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  5. "I am afraid to go."

"I am afraid to go."

Translation:J'ai peur d'y aller.

February 9, 2013

20 Comments


https://www.duolingo.com/profile/bdoing

"Aller" needs to have a destination in French, so if there isn't a specific one, you have to add an "y". You can't just go, you have to go to a non-specific "there".


https://www.duolingo.com/profile/Alathat

Grumble. If you say so. How about "J'ai peur de sortir"? Est-ce le même problème? Doit-il être aussi "d'y sortir"?


https://www.duolingo.com/profile/TheM11Mum

Sortir is 'to go out' so it already has it's destination. Also, I have a vague recollection that the 'y' also makes reference to somewhere that has already been mentioned. "Je vais à la fête. Je ne veux pas y aller." I could be wrong?


https://www.duolingo.com/profile/chiquita62

So sorry, but since this is a forum about being language sticklers..."its" needs no apostrophe in your sentence. But here's a lingot for the great answer!


https://www.duolingo.com/profile/TheM11Mum

oops, sorry about the errant apostrophe, don't know what came over me, I really do know better! Honest...


https://www.duolingo.com/profile/ReemAlAli

Merci beaucoup, i finally got it


https://www.duolingo.com/profile/dcounts

Merci. Good simple explanation.


https://www.duolingo.com/profile/pursernick

Where is the "there"?


https://www.duolingo.com/profile/TheM11Mum

'y', when literally translated the sentence reads...'I have fear of there to go' (or something like that)


https://www.duolingo.com/profile/r.o.c.

can 'j'ai peur de partir' be used?


https://www.duolingo.com/profile/super_moi

Would not be entirely wrong, but better to learn go = aller and leave = partir.


https://www.duolingo.com/profile/NickDaniel1

I hate these gotcha problems, why can't duo try to teach me a concept before expecting me to understand these kinds of nuances?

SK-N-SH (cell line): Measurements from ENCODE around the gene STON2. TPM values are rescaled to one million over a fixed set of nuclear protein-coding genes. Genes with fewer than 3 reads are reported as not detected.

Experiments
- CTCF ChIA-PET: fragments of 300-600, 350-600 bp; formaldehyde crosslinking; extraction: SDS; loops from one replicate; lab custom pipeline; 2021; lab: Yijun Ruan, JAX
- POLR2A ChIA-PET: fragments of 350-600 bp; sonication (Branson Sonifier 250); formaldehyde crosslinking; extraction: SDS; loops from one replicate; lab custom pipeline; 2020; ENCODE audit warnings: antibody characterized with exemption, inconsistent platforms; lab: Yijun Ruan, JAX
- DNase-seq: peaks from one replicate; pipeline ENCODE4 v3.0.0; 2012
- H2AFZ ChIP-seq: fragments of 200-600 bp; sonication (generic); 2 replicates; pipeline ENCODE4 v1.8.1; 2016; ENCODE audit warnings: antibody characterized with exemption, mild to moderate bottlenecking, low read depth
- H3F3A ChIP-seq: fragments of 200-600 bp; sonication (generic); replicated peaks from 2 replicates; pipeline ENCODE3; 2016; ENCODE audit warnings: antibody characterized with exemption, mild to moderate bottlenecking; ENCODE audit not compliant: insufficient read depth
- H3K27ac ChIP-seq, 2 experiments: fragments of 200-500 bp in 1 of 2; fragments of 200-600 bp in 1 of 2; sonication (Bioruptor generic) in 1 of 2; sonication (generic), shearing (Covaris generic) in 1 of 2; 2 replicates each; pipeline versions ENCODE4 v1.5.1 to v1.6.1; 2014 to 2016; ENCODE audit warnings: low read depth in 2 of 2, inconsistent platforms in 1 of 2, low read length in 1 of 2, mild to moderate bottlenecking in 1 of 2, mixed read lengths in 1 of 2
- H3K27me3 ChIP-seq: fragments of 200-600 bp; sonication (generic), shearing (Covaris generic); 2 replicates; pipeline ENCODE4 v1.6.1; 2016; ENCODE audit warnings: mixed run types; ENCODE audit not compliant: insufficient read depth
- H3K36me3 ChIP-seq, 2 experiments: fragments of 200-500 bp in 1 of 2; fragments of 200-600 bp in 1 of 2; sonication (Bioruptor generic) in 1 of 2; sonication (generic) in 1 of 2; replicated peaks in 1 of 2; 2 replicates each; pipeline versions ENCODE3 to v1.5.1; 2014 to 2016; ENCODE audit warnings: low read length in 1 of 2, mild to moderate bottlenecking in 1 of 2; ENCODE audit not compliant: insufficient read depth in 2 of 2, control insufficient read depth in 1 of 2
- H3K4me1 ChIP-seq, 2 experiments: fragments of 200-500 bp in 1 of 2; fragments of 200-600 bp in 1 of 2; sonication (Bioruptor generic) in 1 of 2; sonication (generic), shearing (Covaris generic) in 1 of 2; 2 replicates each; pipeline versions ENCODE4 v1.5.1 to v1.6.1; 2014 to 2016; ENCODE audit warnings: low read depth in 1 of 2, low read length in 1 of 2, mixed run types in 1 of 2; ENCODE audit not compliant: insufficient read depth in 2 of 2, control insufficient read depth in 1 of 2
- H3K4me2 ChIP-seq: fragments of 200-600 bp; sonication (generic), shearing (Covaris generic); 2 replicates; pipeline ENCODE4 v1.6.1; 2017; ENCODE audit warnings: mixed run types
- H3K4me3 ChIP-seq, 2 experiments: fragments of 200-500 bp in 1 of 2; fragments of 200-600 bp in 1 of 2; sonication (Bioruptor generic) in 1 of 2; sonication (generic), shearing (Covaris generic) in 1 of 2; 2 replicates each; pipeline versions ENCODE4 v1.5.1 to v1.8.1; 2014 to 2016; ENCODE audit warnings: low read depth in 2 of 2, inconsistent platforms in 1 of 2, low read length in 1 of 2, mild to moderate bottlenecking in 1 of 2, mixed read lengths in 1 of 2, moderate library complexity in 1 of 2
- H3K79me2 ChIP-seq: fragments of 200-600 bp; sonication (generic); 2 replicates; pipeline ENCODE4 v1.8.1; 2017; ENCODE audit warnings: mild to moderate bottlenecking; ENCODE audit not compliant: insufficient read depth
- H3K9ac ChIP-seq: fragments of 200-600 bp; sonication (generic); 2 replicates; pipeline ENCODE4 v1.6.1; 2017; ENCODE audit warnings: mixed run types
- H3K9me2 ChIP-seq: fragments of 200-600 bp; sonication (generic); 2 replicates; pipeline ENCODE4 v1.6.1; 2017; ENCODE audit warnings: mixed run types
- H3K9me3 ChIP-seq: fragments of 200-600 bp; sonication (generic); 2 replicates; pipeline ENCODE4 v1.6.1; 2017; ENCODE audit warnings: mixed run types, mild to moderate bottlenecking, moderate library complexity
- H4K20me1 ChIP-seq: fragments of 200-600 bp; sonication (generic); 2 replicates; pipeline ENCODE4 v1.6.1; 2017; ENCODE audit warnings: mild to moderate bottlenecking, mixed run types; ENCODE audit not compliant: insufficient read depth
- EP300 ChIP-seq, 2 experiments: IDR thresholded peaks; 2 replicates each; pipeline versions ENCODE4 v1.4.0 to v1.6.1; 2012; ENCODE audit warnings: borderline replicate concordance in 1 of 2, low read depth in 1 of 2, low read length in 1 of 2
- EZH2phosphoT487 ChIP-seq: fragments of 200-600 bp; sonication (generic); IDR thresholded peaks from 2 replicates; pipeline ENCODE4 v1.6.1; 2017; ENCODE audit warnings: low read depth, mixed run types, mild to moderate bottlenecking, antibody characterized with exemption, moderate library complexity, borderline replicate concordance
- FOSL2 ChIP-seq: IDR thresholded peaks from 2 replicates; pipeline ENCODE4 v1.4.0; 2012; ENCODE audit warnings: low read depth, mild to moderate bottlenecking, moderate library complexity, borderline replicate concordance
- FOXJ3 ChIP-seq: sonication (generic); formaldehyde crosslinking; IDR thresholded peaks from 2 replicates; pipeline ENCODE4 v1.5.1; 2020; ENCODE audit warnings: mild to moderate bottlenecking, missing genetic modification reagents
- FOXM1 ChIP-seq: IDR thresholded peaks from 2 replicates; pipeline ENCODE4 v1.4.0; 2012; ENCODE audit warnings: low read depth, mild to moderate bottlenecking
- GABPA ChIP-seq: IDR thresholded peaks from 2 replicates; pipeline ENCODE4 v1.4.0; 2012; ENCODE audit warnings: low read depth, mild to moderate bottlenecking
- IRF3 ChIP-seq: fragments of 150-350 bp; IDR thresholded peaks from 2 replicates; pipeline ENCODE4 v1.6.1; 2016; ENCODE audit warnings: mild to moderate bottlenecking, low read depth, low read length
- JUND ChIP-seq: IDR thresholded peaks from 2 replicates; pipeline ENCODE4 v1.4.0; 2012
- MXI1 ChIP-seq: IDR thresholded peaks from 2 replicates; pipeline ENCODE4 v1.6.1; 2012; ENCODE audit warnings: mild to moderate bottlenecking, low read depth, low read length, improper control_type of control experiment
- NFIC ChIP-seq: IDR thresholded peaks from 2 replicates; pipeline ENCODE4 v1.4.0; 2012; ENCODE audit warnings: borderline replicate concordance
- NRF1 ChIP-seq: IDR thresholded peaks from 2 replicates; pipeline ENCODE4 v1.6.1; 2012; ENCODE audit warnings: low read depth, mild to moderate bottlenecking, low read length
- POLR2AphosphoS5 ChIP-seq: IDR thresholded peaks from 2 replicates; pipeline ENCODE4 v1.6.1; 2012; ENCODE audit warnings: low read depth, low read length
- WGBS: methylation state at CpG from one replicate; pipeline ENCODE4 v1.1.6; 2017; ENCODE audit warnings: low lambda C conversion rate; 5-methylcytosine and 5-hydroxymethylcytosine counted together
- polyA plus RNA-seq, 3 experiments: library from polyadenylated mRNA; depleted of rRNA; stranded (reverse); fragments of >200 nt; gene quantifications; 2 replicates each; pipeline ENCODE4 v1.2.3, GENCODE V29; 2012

https://www.duolingo.com/profile/Karen545189

Lots of things we learn intuitively without bringing in the analytic part of the brain. Memorizing the rule sometimes just muddles things up. It's better to see if the brain just acts by the rule and if there is confusion, then you examine the rule. At least that is the way I think about it. Children learn their first language that way.


https://www.duolingo.com/profile/SourireCache

Sorry, I'm very forgetful regarding the reason for d'y aller... "to go there"?


https://www.duolingo.com/profile/ketan1987

What is the 'd' supposed to represent here?


https://www.duolingo.com/profile/TheM11Mum

"Avoir peur de" is to have a fear of, thus d' is the 'of' before a vowel, so shortened to 'd' apostrophe.


https://www.duolingo.com/profile/jnvGOxSJ

Then why isn't the English sentence, "I am afraid to go there."


https://www.duolingo.com/profile/georgeoftruth

As explained in the first post above. French needs that destination. "J'ai peur d'y aller" can be both "I'm afraid to go" and "I'm afraid to go there". Presenting the learner with "I'm afraid to go there" will deprive them of the basic grammar rule about "aller".


https://www.duolingo.com/profile/Wineguy14

How would you say "i'm afraid to go there"?


https://www.duolingo.com/profile/georgeoftruth

Same as above. "J'ai peur d'y aller".

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